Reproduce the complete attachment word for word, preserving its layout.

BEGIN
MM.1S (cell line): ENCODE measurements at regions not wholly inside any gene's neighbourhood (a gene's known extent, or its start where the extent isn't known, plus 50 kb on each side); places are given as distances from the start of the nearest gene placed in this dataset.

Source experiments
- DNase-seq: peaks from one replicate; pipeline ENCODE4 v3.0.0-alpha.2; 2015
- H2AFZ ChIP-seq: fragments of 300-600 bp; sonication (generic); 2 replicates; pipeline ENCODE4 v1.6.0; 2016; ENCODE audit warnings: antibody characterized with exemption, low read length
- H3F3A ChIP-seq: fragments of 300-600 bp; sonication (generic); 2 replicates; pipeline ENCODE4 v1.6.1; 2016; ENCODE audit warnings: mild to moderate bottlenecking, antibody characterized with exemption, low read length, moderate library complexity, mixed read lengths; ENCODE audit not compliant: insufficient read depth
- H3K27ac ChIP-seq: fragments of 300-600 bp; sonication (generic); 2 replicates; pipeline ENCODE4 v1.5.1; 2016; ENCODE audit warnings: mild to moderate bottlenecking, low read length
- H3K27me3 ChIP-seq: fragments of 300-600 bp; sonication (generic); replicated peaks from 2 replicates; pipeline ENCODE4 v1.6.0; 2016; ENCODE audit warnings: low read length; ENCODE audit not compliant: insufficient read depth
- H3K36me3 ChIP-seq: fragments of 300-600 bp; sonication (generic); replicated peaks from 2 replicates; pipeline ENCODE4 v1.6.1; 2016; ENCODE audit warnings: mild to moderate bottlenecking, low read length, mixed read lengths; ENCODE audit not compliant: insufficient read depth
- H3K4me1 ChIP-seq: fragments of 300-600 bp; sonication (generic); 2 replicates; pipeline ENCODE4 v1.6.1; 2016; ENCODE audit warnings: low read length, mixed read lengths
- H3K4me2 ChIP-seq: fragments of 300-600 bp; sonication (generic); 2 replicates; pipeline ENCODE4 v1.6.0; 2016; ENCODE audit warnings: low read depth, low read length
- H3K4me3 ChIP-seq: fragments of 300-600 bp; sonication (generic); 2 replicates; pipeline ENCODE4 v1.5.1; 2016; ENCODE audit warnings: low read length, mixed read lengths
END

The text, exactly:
MM.1S (cell line): ENCODE measurements at regions not wholly inside any gene's neighbourhood (a gene's known extent, or its start where the extent isn't known, plus 50 kb on each side); places are given as distances from the start of the nearest gene placed in this dataset.

Source experiments
- DNase-seq: peaks from one replicate; pipeline ENCODE4 v3.0.0-alpha.2; 2015
- H2AFZ ChIP-seq: fragments of 300-600 bp; sonication (generic); 2 replicates; pipeline ENCODE4 v1.6.0; 2016; ENCODE audit warnings: antibody characterized with exemption, low read length
- H3F3A ChIP-seq: fragments of 300-600 bp; sonication (generic); 2 replicates; pipeline ENCODE4 v1.6.1; 2016; ENCODE audit warnings: mild to moderate bottlenecking, antibody characterized with exemption, low read length, moderate library complexity, mixed read lengths; ENCODE audit not compliant: insufficient read depth
- H3K27ac ChIP-seq: fragments of 300-600 bp; sonication (generic); 2 replicates; pipeline ENCODE4 v1.5.1; 2016; ENCODE audit warnings: mild to moderate bottlenecking, low read length
- H3K27me3 ChIP-seq: fragments of 300-600 bp; sonication (generic); replicated peaks from 2 replicates; pipeline ENCODE4 v1.6.0; 2016; ENCODE audit warnings: low read length; ENCODE audit not compliant: insufficient read depth
- H3K36me3 ChIP-seq: fragments of 300-600 bp; sonication (generic); replicated peaks from 2 replicates; pipeline ENCODE4 v1.6.1; 2016; ENCODE audit warnings: mild to moderate bottlenecking, low read length, mixed read lengths; ENCODE audit not compliant: insufficient read depth
- H3K4me1 ChIP-seq: fragments of 300-600 bp; sonication (generic); 2 replicates; pipeline ENCODE4 v1.6.1; 2016; ENCODE audit warnings: low read length, mixed read lengths
- H3K4me2 ChIP-seq: fragments of 300-600 bp; sonication (generic); 2 replicates; pipeline ENCODE4 v1.6.0; 2016; ENCODE audit warnings: low read depth, low read length
- H3K4me3 ChIP-seq: fragments of 300-600 bp; sonication (generic); 2 replicates; pipeline ENCODE4 v1.5.1; 2016; ENCODE audit warnings: low read length, mixed read lengths